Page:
At The


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A/D/O Research Programs are a platform for designers and scholars to explore unique and non-traditional fields related to design. We invest in research because we believe that design is critical to solving global problems and altering perceptions.

At The Border, curated in partnership with Jan Boelen and Charlotte Dumoncel d’Argence, succeeds our 2018/2019 program, Water Futures, and our 2017/2018 program, Utopia/Dystopia.

“It is crucial to step beyond simple dichotomies dictating that spaces should be understood as either territorially bounded or open. Even the most thoroughly fixed borders transform, are crossed, and are partly ‘mobile’.”

Anssi Paasi


Cycle 1 | Charting the Border.

Mapping physical, geological and geographical confines.

Cycle 2 | Imagining the Border.

Disrupting and untangling established systems.

Cycle 3 | Crossing the Border

Finding and stepping through the in-between spaces and the thresholds.


Gender-Neutral Design

The once-strict distinction between “male” and “female” is melting away, with design enabling the expression of new forms of identity.

David Rose's Enchanted Objects

The border between the virtual and physical worlds has been reduced to interaction with cold glass screens. But David Rose is working to return emotional connection to our digital interfaces.

Digital Archaeology

By resurrecting lost antiquities and architectural monuments, like the Triumphal Arch of Palmyra, the Institute of Digital Archaeology is defying borders between past and present.

The Promise of 5G

The next generation of wireless technology could revolutionize connectivity, but faces a series of geopolitical, spatial and digital hurdles before it can become fully operational.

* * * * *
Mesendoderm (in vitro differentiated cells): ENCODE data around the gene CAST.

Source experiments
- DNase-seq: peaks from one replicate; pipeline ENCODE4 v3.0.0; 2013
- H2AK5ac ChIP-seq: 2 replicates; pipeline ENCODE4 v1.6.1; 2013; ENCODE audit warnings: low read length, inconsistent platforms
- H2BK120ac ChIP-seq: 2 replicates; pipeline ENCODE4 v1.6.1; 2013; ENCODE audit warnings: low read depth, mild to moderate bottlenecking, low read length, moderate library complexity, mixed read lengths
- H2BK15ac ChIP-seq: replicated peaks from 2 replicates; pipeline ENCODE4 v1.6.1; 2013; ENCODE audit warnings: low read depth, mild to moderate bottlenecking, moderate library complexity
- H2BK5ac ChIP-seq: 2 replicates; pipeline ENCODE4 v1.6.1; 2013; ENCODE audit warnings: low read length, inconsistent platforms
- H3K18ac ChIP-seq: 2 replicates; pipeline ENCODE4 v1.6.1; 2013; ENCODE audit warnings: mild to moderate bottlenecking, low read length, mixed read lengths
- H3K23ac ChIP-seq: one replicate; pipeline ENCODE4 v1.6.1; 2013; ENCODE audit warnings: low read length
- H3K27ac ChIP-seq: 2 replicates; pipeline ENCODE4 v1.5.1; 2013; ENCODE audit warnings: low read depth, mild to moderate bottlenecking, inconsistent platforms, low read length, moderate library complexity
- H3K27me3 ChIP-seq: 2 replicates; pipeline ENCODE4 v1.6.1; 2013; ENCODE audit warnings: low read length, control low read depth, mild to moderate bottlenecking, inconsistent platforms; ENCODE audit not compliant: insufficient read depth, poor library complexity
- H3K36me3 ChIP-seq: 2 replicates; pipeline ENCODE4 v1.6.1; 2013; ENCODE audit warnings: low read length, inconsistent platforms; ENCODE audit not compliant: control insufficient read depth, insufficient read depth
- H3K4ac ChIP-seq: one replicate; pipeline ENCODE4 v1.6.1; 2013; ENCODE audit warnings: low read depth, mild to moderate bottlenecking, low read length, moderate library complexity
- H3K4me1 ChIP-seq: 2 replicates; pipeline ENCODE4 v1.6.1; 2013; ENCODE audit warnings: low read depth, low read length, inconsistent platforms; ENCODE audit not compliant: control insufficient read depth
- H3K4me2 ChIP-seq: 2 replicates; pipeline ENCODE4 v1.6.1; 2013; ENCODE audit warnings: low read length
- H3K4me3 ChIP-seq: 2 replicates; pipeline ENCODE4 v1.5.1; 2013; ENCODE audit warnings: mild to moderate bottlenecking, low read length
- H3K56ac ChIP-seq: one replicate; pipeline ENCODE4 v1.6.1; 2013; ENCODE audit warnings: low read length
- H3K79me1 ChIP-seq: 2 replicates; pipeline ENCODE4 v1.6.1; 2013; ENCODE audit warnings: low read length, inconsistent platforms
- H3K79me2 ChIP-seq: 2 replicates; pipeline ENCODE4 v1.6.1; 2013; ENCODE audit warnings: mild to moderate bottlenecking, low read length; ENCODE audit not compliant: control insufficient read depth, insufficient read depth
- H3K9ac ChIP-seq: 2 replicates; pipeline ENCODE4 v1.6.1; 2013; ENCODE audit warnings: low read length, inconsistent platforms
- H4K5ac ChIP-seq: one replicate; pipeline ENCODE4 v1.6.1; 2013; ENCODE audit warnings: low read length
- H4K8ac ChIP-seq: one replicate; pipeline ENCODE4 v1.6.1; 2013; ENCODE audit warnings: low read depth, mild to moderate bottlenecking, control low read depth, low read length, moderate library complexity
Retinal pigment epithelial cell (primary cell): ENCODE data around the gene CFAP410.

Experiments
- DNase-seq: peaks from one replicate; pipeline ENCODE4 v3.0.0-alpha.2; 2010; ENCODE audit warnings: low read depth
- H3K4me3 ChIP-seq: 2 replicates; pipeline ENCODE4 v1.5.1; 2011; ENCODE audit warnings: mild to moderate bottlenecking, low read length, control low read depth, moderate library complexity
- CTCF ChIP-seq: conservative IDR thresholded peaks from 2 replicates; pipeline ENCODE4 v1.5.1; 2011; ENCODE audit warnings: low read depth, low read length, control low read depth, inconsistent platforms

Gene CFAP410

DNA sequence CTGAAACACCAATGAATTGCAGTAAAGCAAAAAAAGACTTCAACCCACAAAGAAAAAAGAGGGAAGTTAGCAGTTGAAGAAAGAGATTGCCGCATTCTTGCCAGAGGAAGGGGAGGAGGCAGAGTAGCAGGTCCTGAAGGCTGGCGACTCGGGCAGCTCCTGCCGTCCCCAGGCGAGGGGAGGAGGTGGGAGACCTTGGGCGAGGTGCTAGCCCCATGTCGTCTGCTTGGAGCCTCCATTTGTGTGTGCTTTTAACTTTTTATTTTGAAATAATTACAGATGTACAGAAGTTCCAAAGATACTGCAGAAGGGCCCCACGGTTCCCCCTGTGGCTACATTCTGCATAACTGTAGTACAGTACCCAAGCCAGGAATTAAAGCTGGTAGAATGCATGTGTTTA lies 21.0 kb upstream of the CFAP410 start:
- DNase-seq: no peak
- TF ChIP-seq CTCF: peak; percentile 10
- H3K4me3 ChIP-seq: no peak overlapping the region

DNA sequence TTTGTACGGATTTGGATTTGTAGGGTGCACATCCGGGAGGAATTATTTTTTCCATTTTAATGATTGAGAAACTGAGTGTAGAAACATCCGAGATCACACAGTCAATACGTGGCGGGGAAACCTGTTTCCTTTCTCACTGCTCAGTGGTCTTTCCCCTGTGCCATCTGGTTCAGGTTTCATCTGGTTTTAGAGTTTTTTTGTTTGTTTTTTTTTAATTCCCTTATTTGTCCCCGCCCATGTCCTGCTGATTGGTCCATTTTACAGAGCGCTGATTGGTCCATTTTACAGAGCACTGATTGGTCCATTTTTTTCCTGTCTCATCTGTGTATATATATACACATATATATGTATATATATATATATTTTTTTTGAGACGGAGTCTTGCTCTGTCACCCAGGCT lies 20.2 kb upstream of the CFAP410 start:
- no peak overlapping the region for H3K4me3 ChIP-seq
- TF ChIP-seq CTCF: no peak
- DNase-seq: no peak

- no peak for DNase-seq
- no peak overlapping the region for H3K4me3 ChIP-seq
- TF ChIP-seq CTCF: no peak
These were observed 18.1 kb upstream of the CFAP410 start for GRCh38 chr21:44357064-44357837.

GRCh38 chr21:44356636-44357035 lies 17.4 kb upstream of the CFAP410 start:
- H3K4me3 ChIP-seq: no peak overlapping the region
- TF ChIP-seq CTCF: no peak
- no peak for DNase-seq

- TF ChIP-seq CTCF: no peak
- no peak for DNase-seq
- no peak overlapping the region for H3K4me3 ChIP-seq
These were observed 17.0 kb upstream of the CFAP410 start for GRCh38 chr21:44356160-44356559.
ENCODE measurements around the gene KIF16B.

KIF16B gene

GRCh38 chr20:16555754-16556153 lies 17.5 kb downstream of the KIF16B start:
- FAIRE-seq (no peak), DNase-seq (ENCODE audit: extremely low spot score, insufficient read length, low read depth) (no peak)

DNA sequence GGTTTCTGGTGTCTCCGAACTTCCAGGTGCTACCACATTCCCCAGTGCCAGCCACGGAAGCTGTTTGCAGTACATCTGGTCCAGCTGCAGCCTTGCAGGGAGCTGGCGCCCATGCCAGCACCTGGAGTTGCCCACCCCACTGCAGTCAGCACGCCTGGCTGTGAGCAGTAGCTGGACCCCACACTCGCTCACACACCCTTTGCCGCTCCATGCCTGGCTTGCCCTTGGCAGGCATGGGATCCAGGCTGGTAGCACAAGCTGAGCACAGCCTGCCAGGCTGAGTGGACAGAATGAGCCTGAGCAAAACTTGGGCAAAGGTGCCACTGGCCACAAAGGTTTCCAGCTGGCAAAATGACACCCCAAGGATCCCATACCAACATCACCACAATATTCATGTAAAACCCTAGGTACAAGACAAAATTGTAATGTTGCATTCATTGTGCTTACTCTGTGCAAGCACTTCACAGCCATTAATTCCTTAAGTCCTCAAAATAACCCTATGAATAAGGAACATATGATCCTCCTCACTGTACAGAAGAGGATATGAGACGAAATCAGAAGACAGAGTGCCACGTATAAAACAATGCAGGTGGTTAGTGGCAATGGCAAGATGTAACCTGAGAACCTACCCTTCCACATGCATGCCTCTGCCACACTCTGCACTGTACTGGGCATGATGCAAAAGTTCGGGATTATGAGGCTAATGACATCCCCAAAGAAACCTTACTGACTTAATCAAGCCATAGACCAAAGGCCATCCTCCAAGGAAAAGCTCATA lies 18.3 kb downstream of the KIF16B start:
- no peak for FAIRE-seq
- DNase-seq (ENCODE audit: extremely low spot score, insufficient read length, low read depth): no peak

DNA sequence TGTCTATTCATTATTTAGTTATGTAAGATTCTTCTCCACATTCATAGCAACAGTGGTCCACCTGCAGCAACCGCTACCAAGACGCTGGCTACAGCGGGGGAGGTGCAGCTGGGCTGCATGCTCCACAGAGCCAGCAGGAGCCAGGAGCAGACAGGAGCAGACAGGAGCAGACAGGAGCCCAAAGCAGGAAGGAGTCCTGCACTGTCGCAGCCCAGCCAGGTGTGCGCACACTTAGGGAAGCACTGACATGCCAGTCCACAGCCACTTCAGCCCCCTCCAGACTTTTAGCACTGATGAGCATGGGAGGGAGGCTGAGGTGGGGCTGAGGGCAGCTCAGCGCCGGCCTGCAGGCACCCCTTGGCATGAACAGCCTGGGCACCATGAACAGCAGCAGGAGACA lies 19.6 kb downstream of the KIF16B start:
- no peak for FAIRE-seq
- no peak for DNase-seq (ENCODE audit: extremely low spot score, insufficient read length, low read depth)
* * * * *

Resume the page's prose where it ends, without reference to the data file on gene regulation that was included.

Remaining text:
Designing Days

Time is a constant. But the zones we’ve designed that dictate how it is observed around the world have more varying impacts on daily life than we might think.

Theo Deutinger’s Tools of Tyranny

In his Handbook of Tyranny, architect Theo Deutinger surveys “spatial manifestations of power and control” to explore the blurred line between enforcing security and oppression.

The Great Great Wall

In his new book, author Ian Volner describes the “emotional bouillabaisse” he experienced when visiting historically significant walls around the world, and offers context and possible lessons for today’s contentious border-wall debates.

Studio Folder: On The Map

Studio Folder's detailed examinations of mapping practices and techniques will inform new research into America's inner frontiers.

Border Architecture

Ranging from sinister structures to flashy branding exercises, the buildings that form border checkpoints are indicative of political climate and national pride.

At The Border curators interview: “How can we redesign borders?”

Jan Boelen and Charlotte Dumoncel d’Argence, curators of A/D/O research program At The Border, explain why now is such a critical time for the design world to shift the discourse around the “depressing” subject of borders.


The term "border” is inevitably associated with contradictory ideas of belonging and exclusion, of freedom and constraint, protection and defense. Our 2019/2020 Research Program, At The Border, will call on designers to step beyond these simple dichotomies by challenging and redrawing the lines that create contemporary boundaries, whether natural, human, or virtual. In doing so, we aim to ignite discussions about nationalism, identity, privacy, physical walls, rebellion, emancipation, conquest, and what lies at the fringes.

Jan Boelen is artistic director of Z33 House for Contemporary Art in Hasselt, Belgium, artistic director of Atelier LUMA, an experimental laboratory for design in Arles, France, and curator of the 4th Istanbul Design Biennial (22 Sep–4 Nov 2018) in Istanbul, Turkey. In 2019, Boelen was appointed as Rektor of the Hochschule für Gestaltung in Karlsruhe.
Charlotte Dumoncel d’Argence is a cultural producer and curator based in Brussels, Belgium. She holds a BA in Industrial Design and an MA in Conceptual Design from Design Academy Eindhoven. From 2008 to 2015, she ran a design practice in the Netherlands and Belgium, and since 2012 has focused on collaborative and curatorial projects.

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